Skip to main content

Written by Claudia Belliveau, PhD candidate, McGill University

Mindfulness has been such a hot topic the past few years… but what is it really?

At the most simple level, mindfulness is being aware and present. In other words, being aware moment-to-moment about your thoughts, feelings, bodily sensations and surrounding environment. This sounds simple, but it’s actually really hard to be mindful EVERY moment; it takes a lot of practice.

Generally, there is another aspect to mindfulness that is important. While being in the present moment, you have to try and accept any feelings, thoughts or sensations that you feel, without being judgemental. For example, if you are sitting on the couch with your eyes closed, try becoming aware of your legs touching the couch, your feet touching the ground, the pain in your neck then suddenly a thought pops in “Wow this couch is hard!”. STOP.

You might be starting to label this thought as “negative” (the couch is supposed to be soft, but it’s hard, therefore the couch is bad). However, during mindfulness practice, you just accept the thought, without labeling it as negative or positive and just letting it pass.

Arguably, that’s the hardest part of mindfulness practice.

How do you actually practice mindfulness and get better at it?

Seeing as mindfulness is such a broad term (being in the present moment, aware but non-judgemental), it can be practiced in many different ways.

Here are some ways mindfulness can be practiced (Mayo Clinic 2022):

  • Meditation: Mindfulness meditation is a popular technique where you sit comfortably, focus on your breath or a specific object, and observe your thoughts, emotions, and bodily sensations as they arise and pass without getting caught up in them (i.e. the couch example from above).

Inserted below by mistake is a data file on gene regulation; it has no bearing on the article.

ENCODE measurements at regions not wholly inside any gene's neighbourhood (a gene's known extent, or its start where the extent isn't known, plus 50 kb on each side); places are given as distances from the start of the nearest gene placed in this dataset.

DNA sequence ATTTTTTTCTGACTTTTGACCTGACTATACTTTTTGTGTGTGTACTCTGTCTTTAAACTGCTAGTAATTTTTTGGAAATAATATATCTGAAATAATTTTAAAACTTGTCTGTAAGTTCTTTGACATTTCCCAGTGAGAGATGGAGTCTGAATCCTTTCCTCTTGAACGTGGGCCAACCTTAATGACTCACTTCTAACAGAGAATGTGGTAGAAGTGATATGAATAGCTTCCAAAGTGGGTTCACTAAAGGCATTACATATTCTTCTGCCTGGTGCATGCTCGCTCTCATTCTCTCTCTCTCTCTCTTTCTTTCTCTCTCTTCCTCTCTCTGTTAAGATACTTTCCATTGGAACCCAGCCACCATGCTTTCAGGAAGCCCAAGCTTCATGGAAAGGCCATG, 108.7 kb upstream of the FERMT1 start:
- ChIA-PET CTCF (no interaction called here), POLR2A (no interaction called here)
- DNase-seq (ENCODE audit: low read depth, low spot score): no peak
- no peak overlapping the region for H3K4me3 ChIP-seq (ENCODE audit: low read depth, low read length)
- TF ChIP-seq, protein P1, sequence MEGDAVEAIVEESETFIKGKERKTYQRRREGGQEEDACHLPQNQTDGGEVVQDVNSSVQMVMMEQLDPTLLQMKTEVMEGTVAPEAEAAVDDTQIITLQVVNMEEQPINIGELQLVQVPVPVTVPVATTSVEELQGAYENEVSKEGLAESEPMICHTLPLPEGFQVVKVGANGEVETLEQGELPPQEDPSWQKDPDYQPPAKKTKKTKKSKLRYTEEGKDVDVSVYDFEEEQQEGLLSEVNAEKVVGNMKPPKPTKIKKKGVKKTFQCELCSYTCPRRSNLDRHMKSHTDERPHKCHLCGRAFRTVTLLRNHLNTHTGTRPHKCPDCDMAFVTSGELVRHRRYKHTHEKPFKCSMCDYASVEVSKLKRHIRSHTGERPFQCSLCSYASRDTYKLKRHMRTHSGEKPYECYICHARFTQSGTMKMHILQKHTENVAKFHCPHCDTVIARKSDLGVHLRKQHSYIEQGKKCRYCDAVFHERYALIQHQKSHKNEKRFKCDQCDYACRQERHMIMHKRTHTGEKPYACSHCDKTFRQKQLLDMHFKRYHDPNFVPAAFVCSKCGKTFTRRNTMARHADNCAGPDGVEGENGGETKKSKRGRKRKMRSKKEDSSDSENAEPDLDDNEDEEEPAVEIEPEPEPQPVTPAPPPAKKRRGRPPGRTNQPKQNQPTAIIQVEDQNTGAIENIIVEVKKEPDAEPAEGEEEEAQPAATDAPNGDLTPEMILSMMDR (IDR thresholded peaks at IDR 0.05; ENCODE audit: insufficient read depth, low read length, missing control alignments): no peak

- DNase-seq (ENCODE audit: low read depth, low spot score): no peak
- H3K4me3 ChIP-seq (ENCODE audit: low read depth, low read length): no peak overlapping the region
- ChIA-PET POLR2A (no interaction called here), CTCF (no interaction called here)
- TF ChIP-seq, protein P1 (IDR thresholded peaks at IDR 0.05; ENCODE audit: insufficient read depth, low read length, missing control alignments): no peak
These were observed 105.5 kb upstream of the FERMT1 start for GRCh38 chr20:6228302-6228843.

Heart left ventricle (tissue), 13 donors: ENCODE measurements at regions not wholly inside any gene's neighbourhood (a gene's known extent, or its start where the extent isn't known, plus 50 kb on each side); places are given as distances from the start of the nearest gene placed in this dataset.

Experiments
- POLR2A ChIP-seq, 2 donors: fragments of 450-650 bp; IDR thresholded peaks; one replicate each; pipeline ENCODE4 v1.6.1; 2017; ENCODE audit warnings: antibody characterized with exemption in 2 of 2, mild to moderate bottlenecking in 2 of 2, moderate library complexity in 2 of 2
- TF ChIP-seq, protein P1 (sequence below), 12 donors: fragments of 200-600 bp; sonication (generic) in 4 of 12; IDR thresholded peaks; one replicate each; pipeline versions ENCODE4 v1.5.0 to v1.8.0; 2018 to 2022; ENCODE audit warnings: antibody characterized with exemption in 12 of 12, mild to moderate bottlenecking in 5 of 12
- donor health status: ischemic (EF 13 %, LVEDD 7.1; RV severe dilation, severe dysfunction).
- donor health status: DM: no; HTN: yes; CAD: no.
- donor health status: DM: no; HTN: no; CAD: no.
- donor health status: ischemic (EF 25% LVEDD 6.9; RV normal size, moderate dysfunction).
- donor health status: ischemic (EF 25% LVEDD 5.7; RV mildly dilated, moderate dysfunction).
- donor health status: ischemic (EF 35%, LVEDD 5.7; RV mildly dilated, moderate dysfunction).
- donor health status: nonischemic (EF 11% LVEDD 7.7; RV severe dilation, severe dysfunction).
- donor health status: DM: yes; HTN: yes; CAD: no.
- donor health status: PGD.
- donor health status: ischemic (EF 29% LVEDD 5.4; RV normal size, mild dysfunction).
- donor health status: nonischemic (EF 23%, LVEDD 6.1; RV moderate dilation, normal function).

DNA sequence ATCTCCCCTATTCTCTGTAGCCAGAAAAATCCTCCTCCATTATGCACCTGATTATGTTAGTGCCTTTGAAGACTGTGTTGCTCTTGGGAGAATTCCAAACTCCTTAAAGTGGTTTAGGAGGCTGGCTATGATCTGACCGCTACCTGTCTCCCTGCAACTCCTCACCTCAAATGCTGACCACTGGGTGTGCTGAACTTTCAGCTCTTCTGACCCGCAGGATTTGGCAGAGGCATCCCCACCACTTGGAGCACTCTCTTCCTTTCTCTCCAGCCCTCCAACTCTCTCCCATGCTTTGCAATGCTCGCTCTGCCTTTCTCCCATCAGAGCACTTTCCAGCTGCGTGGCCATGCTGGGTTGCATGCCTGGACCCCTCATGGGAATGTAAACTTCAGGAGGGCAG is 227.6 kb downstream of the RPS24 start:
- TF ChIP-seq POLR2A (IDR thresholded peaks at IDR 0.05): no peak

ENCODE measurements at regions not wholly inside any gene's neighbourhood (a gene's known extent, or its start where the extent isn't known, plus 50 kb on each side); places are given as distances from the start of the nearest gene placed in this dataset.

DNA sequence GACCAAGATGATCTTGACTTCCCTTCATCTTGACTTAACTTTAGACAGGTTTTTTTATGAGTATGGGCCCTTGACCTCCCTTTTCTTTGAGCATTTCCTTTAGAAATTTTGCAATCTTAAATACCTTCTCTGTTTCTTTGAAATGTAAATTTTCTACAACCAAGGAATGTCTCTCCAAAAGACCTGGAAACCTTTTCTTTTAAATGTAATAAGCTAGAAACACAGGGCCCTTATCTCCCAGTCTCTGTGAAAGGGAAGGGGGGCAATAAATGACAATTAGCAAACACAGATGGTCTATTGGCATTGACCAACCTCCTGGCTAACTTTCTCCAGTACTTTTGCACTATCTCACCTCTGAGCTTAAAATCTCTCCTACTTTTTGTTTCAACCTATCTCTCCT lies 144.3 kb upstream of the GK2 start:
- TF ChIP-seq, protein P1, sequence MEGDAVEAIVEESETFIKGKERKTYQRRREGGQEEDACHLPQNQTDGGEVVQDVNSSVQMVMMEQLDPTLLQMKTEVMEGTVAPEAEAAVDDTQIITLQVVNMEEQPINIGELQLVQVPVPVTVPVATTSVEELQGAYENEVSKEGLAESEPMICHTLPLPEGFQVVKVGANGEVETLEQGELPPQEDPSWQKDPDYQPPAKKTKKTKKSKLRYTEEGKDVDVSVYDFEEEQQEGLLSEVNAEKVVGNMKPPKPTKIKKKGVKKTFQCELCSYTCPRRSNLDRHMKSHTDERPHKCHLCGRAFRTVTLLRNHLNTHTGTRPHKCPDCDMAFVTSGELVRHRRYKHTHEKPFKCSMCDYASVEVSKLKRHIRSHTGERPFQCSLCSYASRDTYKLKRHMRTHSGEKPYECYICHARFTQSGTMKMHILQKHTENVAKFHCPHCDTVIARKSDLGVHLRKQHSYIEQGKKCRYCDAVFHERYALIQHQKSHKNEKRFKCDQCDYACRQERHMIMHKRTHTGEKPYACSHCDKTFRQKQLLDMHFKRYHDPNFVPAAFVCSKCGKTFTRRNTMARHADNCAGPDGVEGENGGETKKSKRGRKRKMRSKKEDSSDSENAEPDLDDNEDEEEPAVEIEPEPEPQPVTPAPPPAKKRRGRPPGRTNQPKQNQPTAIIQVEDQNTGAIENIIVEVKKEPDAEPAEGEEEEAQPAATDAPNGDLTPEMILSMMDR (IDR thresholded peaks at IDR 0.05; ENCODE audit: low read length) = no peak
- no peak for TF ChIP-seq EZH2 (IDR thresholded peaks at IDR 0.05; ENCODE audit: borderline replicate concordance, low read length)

• Body Scan: This practice involves systematically directing your attention to different parts of your body, starting from your toes and moving up to the top of your head. You observe and notice any sensations, tension, or discomfort in each area, without trying to change anything.

  • Mindful Walking: Walking mindfully involves paying close attention to the sensations of walking. You focus on the movement of your feet, the contact with the ground, the rhythm of your steps, and the sensations in your body as you walk. It can be done indoors or outdoors and at a slow or regular pace.

  • Mindful Eating: This practice encourages you to eat slowly and savor each bite, paying attention to the taste, texture, and smell of the food (definitely no phones allowed). You bring your awareness to the physical sensations and your body’s cues of hunger and fullness while eating.

  • Mindful Breathing: Concentrating on your breath is a fundamental technique in mindfulness. You observe the inhalation and exhalation, feeling the sensation of the breath entering and leaving your body. Whenever your mind wanders, you gently bring it back to the breath.

  • Daily Activities: Practicing mindfulness can be integrated into your daily routine. Whether you’re brushing your teeth, taking a shower, or washing dishes, you can bring full attention to the experience, noticing the sensations, smells, and movements involved. This can be particularly easy to integrate into your daily schedule.

  • Mindfulness in Nature: Spending time in nature provides an opportunity to cultivate mindfulness. Engage your senses by noticing the sounds, colors, textures, and smells around you. You can observe the movement of leaves, listen to birdsong, or feel the ground beneath your feet. When is the last time you really looked at a tree and noticed the leaves overlapping?

Can practicing mindfulness reduce parental stress?

Short answer: most probably. Like most of the topics we cover here at Curious Neuron, the answer isn’t always so simple. In the next part of this mindfulness series, we will cover how mindfulness can be a method used by parents to reduce their stress (bonus: this may even improve your child’s behavior!).

2020 toy and game guide for kids 0-7 years old

Cindy Hovington, Ph.D.Cindy Hovington, Ph.D.June 24, 2024

5 Strategies for Academic Success

Cindy Hovington, Ph.D.Cindy Hovington, Ph.D.June 24, 2024

Leave a Reply